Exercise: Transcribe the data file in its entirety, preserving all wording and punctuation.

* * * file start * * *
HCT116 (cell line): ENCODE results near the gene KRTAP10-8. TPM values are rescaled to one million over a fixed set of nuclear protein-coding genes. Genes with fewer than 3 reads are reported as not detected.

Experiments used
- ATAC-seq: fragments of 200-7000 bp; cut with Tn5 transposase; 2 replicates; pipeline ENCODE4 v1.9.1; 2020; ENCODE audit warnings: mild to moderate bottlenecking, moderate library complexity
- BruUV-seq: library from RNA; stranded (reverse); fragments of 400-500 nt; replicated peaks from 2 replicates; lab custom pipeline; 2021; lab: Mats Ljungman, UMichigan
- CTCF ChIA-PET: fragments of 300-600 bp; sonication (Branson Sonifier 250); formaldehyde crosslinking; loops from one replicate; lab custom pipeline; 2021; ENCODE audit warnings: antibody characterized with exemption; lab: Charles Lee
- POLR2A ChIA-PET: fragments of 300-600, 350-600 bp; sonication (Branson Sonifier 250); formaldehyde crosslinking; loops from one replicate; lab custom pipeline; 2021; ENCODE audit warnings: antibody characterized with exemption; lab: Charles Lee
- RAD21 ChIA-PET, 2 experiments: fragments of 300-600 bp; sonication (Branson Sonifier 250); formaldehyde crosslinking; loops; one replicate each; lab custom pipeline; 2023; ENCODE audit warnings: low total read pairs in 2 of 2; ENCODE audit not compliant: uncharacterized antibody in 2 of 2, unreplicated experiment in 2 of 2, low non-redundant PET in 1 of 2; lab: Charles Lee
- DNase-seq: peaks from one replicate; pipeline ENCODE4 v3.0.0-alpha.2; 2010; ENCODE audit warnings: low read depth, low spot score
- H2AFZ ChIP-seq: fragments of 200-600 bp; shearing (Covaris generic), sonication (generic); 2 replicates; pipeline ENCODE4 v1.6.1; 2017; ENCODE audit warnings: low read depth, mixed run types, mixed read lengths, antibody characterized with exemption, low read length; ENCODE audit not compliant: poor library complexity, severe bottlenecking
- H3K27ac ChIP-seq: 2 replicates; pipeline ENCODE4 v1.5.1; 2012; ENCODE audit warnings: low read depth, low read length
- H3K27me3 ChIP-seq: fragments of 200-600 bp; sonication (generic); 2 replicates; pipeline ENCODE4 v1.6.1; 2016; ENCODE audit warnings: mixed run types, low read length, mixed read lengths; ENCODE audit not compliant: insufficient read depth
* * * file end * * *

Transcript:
HCT116 (cell line): ENCODE results near the gene KRTAP10-8. TPM values are rescaled to one million over a fixed set of nuclear protein-coding genes. Genes with fewer than 3 reads are reported as not detected.

Experiments used
- ATAC-seq: fragments of 200-7000 bp; cut with Tn5 transposase; 2 replicates; pipeline ENCODE4 v1.9.1; 2020; ENCODE audit warnings: mild to moderate bottlenecking, moderate library complexity
- BruUV-seq: library from RNA; stranded (reverse); fragments of 400-500 nt; replicated peaks from 2 replicates; lab custom pipeline; 2021; lab: Mats Ljungman, UMichigan
- CTCF ChIA-PET: fragments of 300-600 bp; sonication (Branson Sonifier 250); formaldehyde crosslinking; loops from one replicate; lab custom pipeline; 2021; ENCODE audit warnings: antibody characterized with exemption; lab: Charles Lee
- POLR2A ChIA-PET: fragments of 300-600, 350-600 bp; sonication (Branson Sonifier 250); formaldehyde crosslinking; loops from one replicate; lab custom pipeline; 2021; ENCODE audit warnings: antibody characterized with exemption; lab: Charles Lee
- RAD21 ChIA-PET, 2 experiments: fragments of 300-600 bp; sonication (Branson Sonifier 250); formaldehyde crosslinking; loops; one replicate each; lab custom pipeline; 2023; ENCODE audit warnings: low total read pairs in 2 of 2; ENCODE audit not compliant: uncharacterized antibody in 2 of 2, unreplicated experiment in 2 of 2, low non-redundant PET in 1 of 2; lab: Charles Lee
- DNase-seq: peaks from one replicate; pipeline ENCODE4 v3.0.0-alpha.2; 2010; ENCODE audit warnings: low read depth, low spot score
- H2AFZ ChIP-seq: fragments of 200-600 bp; shearing (Covaris generic), sonication (generic); 2 replicates; pipeline ENCODE4 v1.6.1; 2017; ENCODE audit warnings: low read depth, mixed run types, mixed read lengths, antibody characterized with exemption, low read length; ENCODE audit not compliant: poor library complexity, severe bottlenecking
- H3K27ac ChIP-seq: 2 replicates; pipeline ENCODE4 v1.5.1; 2012; ENCODE audit warnings: low read depth, low read length
- H3K27me3 ChIP-seq: fragments of 200-600 bp; sonication (generic); 2 replicates; pipeline ENCODE4 v1.6.1; 2016; ENCODE audit warnings: mixed run types, low read length, mixed read lengths; ENCODE audit not compliant: insufficient read depth